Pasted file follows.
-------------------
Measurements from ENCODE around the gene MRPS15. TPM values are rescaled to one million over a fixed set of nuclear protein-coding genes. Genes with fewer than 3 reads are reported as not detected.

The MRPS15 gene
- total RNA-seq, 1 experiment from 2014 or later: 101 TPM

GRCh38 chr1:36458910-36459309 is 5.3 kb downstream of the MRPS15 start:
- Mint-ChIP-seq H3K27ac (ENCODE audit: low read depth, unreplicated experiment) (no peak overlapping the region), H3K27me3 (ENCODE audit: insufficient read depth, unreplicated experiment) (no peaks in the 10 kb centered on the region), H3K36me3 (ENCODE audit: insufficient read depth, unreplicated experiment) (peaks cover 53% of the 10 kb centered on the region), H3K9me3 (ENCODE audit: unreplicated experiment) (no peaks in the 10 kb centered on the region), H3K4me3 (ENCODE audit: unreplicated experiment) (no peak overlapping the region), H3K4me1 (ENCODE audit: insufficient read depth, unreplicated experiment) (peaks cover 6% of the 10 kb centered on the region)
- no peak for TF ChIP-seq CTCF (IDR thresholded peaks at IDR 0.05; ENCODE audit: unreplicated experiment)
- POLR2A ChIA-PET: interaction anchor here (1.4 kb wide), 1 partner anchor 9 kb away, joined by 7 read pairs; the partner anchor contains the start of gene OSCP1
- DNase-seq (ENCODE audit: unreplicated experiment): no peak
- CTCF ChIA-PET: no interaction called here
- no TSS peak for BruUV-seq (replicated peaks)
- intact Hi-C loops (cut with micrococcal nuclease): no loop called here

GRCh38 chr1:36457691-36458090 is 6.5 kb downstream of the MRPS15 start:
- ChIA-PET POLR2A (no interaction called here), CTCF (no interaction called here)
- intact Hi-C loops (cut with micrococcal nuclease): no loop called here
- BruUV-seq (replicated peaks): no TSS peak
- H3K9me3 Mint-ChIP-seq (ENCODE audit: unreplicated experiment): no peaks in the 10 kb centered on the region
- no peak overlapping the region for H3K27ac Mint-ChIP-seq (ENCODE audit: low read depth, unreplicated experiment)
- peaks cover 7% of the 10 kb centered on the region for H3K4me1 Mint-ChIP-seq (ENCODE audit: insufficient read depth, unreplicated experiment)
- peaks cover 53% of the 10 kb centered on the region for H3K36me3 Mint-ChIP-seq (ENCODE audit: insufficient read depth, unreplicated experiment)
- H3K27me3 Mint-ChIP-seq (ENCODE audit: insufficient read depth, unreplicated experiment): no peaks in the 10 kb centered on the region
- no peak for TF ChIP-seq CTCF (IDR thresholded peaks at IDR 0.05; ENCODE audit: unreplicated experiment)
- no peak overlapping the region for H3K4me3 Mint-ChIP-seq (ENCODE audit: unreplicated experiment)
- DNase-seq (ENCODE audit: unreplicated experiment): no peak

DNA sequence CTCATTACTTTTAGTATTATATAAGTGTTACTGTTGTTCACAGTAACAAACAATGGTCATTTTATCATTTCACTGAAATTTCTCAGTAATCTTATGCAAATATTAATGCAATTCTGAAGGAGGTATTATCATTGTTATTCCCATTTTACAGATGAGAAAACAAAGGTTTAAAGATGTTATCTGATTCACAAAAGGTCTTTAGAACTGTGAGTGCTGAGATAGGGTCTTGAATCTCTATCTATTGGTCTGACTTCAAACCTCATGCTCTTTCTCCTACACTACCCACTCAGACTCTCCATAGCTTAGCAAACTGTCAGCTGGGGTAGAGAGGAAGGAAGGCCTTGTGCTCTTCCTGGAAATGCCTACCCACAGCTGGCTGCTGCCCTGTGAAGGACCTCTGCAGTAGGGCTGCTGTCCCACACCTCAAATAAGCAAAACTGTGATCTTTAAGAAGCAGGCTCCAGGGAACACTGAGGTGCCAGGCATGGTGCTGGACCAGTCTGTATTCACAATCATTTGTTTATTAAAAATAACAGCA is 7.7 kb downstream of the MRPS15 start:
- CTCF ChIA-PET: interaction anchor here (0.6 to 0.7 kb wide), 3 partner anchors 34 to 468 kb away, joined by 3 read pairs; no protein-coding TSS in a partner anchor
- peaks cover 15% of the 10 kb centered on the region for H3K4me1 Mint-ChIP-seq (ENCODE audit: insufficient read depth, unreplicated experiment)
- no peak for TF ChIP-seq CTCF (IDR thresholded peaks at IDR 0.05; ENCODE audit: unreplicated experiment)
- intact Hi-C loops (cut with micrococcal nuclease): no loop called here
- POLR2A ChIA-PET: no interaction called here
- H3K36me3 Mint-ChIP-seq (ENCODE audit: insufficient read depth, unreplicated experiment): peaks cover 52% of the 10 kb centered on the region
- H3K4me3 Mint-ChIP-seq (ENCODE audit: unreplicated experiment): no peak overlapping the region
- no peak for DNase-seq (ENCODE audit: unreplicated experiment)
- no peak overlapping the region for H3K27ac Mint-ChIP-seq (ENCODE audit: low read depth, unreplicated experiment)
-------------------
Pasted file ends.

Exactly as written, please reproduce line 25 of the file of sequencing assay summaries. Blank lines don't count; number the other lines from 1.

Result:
- CTCF ChIA-PET: interaction anchor here (0.6 to 0.7 kb wide), 3 partner anchors 34 to 468 kb away, joined by 3 read pairs; no protein-coding TSS in a partner anchor